occupational therapy faculty

Occupational Therapy Faculty – Khalilah Johnson

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This week’s spotlight features an OT who pursued her PhD with the intention of becoming an occupational therapy professor. This occupational therapy faculty member shares insights on how to pursue a role like hers!

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What is your full name and title at your current job?

Khalilah R. Johnson, PhD, MS, OTR/L
Assistant Professor, Division of Occupational Science and Occupational Therapy
University of North Carolina School of Medicine 

University of North Carolina (UNC) school of medicine logo

Where are you located? 

Chapel Hill, North Carolina 

Where did you go to OT school, and what year did you graduate?

I earned a dual Bachelor of Science and Master of Science in OT from Brenau University Women’s College (class of 2006) in Gainesville, Georgia. A dual degree program allows you to earn a BS and MS in 5-5.5 years. I earned my PhD in Occupational Science from UNC Chapel Hill in 2016.

What did you do when you first finished school, and for how long?

My first clinical job after graduation was in acute care and inpatient rehabilitation at Northeast Georgia Medical Center (NGMC), Gainesville, Georgia. I primarily worked with patients with neurological and orthopedic impairments/injuries, but also worked with patients who were deconditioned due to illness. I worked at NGMC for 3.5 years and then transitioned to home health. 

What did you do after that, and for how long?

I worked for Amedisys Home Health for 4 years in Georgia and during my first year in North Carolina. I also worked with patients who had returned home after hospitalization due to stroke, surgery, cardiac events, etc., with self-care and home-care activities—but I was also able to work on home modification and redesign, as well as community participation, among others. 

What did you enjoy about your early roles? What didn’t you enjoy?

I really enjoy medically complex cases and the pace of working in a hospital, but ultimately found I was able to be more creative and occupation-focused working in patients’ natural/home environments. I found both settings to be fulfilling but in very different ways.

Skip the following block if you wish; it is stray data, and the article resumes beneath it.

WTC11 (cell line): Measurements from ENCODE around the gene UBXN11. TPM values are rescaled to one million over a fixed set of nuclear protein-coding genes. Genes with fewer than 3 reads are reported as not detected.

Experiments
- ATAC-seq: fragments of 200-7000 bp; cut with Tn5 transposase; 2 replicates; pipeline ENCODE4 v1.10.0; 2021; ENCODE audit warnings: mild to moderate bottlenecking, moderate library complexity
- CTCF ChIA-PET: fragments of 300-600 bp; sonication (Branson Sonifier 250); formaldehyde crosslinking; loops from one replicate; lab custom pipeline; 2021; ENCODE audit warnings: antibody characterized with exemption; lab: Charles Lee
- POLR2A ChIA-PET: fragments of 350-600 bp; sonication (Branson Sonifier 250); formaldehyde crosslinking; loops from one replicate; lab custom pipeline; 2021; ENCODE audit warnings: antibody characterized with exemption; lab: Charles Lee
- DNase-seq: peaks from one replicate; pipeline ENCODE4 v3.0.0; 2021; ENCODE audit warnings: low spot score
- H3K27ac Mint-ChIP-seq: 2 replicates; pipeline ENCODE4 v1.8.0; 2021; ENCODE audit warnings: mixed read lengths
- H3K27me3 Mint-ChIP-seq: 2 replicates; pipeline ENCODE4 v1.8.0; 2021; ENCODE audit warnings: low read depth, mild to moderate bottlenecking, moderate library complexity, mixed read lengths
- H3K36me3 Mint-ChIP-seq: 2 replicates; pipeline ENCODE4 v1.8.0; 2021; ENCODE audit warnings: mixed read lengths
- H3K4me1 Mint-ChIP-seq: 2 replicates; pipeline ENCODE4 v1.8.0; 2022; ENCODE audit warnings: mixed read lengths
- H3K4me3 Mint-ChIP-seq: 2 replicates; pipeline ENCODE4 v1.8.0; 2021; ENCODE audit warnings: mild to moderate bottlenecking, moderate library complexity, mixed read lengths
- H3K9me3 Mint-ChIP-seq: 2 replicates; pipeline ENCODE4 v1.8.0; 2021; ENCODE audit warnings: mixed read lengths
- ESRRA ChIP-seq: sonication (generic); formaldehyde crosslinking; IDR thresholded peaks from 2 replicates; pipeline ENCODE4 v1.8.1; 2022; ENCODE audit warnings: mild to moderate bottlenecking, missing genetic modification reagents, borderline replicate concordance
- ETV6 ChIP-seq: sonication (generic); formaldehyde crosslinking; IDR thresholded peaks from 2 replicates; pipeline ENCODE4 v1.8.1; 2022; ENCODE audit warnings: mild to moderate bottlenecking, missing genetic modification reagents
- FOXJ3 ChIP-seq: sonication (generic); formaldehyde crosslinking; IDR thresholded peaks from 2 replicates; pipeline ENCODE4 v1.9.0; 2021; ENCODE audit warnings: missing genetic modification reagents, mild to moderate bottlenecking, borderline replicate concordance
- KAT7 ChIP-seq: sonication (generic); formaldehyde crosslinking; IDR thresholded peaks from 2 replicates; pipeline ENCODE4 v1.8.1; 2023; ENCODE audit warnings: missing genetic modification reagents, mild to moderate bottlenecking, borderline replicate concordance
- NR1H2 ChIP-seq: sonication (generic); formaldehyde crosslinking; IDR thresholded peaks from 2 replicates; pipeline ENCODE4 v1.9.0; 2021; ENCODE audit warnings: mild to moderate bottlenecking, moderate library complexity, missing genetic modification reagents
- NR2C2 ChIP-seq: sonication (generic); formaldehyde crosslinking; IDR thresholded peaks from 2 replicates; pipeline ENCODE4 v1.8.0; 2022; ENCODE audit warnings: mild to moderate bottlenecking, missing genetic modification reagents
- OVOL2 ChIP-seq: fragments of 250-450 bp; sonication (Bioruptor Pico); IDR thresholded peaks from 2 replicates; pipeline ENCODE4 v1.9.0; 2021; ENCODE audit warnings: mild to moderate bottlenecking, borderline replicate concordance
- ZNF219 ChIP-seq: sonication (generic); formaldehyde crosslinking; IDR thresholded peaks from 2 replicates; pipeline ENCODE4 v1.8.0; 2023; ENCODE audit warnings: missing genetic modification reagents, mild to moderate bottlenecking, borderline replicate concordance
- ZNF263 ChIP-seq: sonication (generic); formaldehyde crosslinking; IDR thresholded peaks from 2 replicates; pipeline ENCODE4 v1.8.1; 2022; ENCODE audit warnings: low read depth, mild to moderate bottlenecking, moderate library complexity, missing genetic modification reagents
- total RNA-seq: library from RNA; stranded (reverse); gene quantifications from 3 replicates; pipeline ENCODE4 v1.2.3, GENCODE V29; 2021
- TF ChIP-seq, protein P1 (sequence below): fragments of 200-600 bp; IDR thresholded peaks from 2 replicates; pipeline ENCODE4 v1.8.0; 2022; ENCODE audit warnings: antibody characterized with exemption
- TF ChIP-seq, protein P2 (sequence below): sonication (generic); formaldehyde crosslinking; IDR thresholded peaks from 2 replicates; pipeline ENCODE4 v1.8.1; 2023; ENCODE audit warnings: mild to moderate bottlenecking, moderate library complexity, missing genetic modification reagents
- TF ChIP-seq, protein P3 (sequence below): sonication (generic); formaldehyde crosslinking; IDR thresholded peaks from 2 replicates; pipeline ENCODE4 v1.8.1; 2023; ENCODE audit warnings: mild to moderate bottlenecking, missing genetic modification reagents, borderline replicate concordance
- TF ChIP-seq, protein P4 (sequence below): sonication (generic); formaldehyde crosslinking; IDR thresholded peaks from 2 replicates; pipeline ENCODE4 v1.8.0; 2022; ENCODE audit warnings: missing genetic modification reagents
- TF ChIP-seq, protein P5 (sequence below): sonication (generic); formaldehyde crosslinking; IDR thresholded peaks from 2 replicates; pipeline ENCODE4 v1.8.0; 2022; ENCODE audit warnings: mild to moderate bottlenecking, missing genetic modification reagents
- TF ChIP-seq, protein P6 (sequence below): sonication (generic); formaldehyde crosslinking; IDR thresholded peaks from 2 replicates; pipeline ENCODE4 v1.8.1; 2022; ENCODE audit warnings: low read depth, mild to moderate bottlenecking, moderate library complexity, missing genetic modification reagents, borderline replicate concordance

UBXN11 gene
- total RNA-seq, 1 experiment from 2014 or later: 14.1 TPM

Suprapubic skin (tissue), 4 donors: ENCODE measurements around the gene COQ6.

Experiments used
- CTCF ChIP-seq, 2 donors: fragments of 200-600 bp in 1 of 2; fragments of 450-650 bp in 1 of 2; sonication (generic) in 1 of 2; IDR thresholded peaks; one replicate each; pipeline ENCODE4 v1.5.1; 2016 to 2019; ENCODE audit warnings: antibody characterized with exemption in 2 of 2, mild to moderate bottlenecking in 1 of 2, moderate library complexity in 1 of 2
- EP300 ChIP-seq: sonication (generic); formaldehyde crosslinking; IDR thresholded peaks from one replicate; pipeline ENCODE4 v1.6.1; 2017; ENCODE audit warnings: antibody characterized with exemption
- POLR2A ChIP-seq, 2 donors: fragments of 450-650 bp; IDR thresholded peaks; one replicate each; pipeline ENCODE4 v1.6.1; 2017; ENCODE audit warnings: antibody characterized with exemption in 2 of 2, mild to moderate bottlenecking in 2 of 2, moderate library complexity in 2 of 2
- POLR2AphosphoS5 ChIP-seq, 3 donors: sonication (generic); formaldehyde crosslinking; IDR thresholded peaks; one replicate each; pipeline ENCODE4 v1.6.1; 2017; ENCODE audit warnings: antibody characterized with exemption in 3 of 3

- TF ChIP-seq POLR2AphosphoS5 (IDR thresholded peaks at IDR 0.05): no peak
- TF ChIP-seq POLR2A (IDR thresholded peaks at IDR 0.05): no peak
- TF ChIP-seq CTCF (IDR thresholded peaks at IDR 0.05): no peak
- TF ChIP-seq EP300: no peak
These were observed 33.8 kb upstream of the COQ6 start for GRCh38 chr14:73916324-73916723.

At what point did you realize you wanted to pursue an OT faculty role, and why?

The first time I considered a career in academia was during my final year of graduate school. We completed a small group research project during the final year.

I loved everything about the research process: being immersed in literature, identifying the gaps, developing research questions, design a research protocol, collecting data…everything! So, I inquired how an occupational therapist could also be a researcher. I also asked many questions about post graduate education and what my options were as an OT.

At the time I graduated, no one was pushing a Doctor of Occupational Therapy (OTD). My advisor fed my curiosity but also encouraged me to get a few years under my belt as a clinician and then pursue a PhD.

What are you doing these days?

Currently, I am an Assistant Professor (tenure-track) in the Division of Occupational Science and Occupational Therapy at the University of North Carolina School of Medicine. I’m also an affiliate Assistant Professor in the Center for Cultural Experiences in Prevention at Virginia Commonwealth University. 

Are you still treating patients, or are you solely non-clinical?

At this time, I am solely non-clinical. As a junior faculty member/researcher, I am spending the majority of my time developing my program of research and teaching. I do hope to return to more clinical work. 

How long have you been an occupational therapy faculty member?

I’ve been at UNC for 3 semesters 

How did you find your job?

I was recruited during my final year of my postdoctoral fellowship. It is common practice for colleges and universities to recruit postdocs. 

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Did you do anything special to your resume and cover letter to land the job?

It was extremely important that I tailored my CV and cover letters to the universities where I was submitting my dossier. For example, I highlighted my research experience, publication record, and research goals for UNC and others who have Research 1 distinction.

For those colleges and universities who were not Research 1, I highlighted my clinical and teaching experiences, community engagement, and goals for integrating my research interests into the classroom.

What was the interview like for the role?

Interviewing for a tenure-track faculty position can be a bit grueling. Most were done over two full days. I was interviewed by faculty, students, deans, admins, and others. Some universities required a public research talk while others require you to present a guest lecture (one school required both).

You eat every meal with someone from the university and/or search committee, so your interview doesn’t really end until you retire for the night. My throat was sore at the end of each interview…and not to mention the fatigue from traveling. 

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Did you get any special certifications or training along the way to help you become an OT faculty member?

Yes. Many tenure-track positions prefer a candidate with postdoc experience. So, after I completed my PhD, I applied for and interviewed for several postdoctoral fellowships. I landed at the Institute for Inclusion, Inquiry, and Innovation at Virginia Commonwealth University where I worked two years with a team of community-engaged researchers on community level health interventions.